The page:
The Commodity Markets Oversight Coalition has filed an amicus curiae brief with the U.S. Court of Appeals of the District of Columbia in support of a Commodity Futures Trading Commission’s rule that would limit speculative trading in commodities. A District Court judge vacated the CFTC rule to impose speculative position limits on futures and swaps for 28 listed commodities last September in response to a legal challenge by Wall Street groups. The judge cited an ambiguous Congressional mandate and CFTC’s failure to determine if it should have made a finding of necessity before promulgating the final rule. In the brief – the coalition supports the CFTC’s position that Congress mandated a rule setting speculative position limits.
According to the brief – Congress had been gathering evidence for nearly a decade about excessive speculation and had already concluded that excessive speculation constituted an undue burden on interstate commerce. The coalition states Congress had studied and identified a serious crisis that it wanted remedied quickly – and therefore mandated position limits. The coalition also points to the requirement by Congress that regulators conduct an expedited rulemaking process – as well as the fact that lawmakers required a study into the effect of position limits one year after they had been imposed. The coalition says there should be no doubt Congress was mandating swift and decisive action to end what it believed was a serious problem.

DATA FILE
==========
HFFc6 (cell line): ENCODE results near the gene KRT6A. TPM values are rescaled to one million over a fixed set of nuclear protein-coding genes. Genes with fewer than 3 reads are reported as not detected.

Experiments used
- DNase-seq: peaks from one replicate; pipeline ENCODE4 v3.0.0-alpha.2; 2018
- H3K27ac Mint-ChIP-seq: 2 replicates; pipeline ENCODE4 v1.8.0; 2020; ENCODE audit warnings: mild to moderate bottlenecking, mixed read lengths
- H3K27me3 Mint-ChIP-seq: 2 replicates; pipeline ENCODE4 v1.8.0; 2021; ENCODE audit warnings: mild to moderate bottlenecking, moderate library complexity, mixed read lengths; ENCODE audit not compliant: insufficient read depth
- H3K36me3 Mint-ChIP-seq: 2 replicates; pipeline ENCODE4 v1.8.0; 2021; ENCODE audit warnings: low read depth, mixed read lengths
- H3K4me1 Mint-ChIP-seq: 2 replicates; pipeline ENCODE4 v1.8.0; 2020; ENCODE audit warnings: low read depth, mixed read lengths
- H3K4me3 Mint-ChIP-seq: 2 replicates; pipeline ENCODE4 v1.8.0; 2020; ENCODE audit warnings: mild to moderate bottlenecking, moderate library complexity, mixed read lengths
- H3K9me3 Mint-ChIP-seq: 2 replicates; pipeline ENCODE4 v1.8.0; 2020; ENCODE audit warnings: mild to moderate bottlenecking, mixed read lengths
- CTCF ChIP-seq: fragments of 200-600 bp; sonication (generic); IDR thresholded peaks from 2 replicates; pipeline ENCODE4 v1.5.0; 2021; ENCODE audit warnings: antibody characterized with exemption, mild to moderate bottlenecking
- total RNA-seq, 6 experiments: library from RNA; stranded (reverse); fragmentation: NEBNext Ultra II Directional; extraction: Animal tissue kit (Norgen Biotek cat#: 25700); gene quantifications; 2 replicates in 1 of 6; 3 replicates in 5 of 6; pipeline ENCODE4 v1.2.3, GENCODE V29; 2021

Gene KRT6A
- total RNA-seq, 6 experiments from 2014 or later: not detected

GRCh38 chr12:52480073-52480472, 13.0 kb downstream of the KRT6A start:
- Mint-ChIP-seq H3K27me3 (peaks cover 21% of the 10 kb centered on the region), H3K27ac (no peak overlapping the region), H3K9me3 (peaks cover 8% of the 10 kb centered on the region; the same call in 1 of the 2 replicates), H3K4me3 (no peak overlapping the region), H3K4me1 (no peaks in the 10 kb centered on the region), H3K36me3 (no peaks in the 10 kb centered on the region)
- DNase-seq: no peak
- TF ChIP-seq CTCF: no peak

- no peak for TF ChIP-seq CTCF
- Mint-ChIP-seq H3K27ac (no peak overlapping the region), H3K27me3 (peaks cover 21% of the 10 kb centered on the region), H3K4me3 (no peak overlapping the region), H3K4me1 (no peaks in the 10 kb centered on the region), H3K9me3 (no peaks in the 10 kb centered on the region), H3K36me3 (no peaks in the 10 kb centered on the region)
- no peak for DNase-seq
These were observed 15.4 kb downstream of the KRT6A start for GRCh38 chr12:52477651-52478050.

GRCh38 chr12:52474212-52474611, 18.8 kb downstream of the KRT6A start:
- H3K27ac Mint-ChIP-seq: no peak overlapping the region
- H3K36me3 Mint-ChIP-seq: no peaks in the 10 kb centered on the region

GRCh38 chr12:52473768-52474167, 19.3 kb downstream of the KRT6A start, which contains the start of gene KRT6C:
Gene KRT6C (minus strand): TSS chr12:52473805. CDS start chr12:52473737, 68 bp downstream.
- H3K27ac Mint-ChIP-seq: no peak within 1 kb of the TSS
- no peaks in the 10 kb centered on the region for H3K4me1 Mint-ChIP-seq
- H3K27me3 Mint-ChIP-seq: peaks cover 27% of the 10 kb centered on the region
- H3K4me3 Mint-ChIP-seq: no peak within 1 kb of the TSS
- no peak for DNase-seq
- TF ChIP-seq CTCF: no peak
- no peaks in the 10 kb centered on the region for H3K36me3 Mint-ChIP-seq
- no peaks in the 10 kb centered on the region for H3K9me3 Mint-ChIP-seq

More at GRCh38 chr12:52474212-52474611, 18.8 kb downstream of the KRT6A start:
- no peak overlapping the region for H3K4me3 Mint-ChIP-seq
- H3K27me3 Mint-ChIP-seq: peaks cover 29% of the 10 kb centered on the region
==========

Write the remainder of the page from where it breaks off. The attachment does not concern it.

National Farmers Union is part of the Commodity Markets Oversight Coalition.
Source: NAFB News Service